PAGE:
Congressman Richard Nixon with his mother, Hannah Milhous Nixon, 1946.
Many who knew Hannah Milhous Nixon in Whittier referred to her as a “Quaker saint.” She was peaceful and displayed a strength of lovingness that shown through her heart and the quality of her character. In his memoirs, President Nixon summed up the fondness with which he, and many others, had for his mother:
The quality that made my mother so special, and that made people want to be close to her, was that although the inner serenity religion gave her shone through, she never wore her religion on her sleeve.
She loved her son–the future President–very much and it was perhaps her tendency to maintain inner peace that helped the young Nixon along his path of great aspirations.
My mother loved me completely and selflessly, and her special legacy was a quiet, inner peace, and the determination never to despair.
It was during his presidency that the Jennings County High School Chapter of the Historical Society in Indiana dedicated a plaque at the Jennings County Courthouse to commemorate the 37th president’s mother.
President Nixon at the dedication of a plaque at the birthplace of his mother, Hannah Milhous Nixon, in Vernon, Indiana.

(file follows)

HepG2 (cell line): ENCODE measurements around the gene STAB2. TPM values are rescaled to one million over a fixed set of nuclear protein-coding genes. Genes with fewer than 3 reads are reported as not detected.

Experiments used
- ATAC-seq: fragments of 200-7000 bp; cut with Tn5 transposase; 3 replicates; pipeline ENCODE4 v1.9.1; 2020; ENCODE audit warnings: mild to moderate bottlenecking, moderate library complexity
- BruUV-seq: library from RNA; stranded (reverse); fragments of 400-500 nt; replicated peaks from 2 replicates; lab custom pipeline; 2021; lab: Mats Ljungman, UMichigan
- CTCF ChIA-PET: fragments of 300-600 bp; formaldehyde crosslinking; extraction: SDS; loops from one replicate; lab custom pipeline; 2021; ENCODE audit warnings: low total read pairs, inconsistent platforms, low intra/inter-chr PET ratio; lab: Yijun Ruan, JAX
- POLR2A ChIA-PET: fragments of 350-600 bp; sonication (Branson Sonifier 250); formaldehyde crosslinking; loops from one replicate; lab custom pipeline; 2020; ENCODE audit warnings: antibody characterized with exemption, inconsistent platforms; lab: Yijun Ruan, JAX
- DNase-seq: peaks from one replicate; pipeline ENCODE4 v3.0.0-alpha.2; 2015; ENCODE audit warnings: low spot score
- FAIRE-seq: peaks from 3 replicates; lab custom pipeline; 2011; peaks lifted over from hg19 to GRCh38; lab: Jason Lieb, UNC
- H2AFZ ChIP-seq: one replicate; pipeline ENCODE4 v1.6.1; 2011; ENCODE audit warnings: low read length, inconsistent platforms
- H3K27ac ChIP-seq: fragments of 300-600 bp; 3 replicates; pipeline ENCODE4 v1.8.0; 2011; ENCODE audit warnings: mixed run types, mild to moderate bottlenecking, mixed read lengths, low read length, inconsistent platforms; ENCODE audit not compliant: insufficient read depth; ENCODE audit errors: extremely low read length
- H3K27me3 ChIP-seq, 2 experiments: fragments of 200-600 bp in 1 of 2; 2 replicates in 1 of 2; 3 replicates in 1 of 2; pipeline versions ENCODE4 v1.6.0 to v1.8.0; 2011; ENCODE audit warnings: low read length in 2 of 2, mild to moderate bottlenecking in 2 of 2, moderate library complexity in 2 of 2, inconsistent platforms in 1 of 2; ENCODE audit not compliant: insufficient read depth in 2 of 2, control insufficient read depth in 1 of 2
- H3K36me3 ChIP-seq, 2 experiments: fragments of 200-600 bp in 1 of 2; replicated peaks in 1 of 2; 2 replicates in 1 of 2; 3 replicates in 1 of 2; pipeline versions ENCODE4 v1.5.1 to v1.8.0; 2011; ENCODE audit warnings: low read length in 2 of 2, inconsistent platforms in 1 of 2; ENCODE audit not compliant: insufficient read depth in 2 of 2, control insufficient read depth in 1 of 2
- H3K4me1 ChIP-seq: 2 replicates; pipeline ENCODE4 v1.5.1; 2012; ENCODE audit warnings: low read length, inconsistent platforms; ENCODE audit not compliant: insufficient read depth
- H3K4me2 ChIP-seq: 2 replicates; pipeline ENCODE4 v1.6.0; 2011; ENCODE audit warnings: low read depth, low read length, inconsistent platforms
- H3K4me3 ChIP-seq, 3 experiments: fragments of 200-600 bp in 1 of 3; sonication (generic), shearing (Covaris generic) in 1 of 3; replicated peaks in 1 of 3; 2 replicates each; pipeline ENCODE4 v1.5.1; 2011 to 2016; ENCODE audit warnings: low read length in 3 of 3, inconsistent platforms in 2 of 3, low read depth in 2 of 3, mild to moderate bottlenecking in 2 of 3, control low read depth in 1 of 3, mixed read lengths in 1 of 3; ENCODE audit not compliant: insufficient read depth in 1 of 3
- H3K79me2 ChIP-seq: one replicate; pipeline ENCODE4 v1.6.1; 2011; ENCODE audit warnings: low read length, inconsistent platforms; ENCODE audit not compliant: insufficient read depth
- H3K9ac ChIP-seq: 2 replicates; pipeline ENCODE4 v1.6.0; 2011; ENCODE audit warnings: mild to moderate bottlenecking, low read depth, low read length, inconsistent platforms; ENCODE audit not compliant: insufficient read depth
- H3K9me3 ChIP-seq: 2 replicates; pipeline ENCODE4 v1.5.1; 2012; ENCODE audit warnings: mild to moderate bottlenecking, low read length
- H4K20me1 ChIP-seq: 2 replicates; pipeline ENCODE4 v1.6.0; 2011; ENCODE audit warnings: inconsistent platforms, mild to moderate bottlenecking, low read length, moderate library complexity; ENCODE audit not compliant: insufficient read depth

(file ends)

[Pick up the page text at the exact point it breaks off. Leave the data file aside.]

President Nixon, in a rare appearance for a Commander-in-Chief in the small town of Vernon, addressed an enthusiastic crowd and recalled the teachings of his late mother, who had passed away in 1967. He tied what he had internalized from his mother into a lesson for the people of America in light of the obstacles facing them as a nation:
I think what my mother would want me to say today would be something like this:
First, be very proud of your country. We hear so much these days about what is wrong with America–and there are things wrong. But remember, I have seen most of the countries of the world, and every, day I am thankful that we live in the United States of America. This is a good land and it is a great country.
That pride in America, she would say, however, does not mean not doing everything we possibly can to correct the things that are wrong, to give everybody a better chance, an equal chance. She would want me to say that. She would also want me to say to this group: Keep your religious faith. We have different religions and different backgrounds, but she would say that religious faith had sustained her through some very difficult times: the death of two sons, and a deep depression, and other tragedies. But that faith was there, and it meant more than that, too.
Finally, she would want me to say to you that we in this country should dedicate ourselves to the cause of peace. She would say that because she deeply believed, because of her religious faith, and because of conviction, too, in peace but because she would know from her own sense of history, as you know from your sense of history, that, at this time, whether we are to have peace in the world, peace not just next year or the year after, but peace for a generation for all of these young people who sit here in this land; if we are going to have it for 25 years, something we have not had in this century, it is going to depend upon the leadership of America.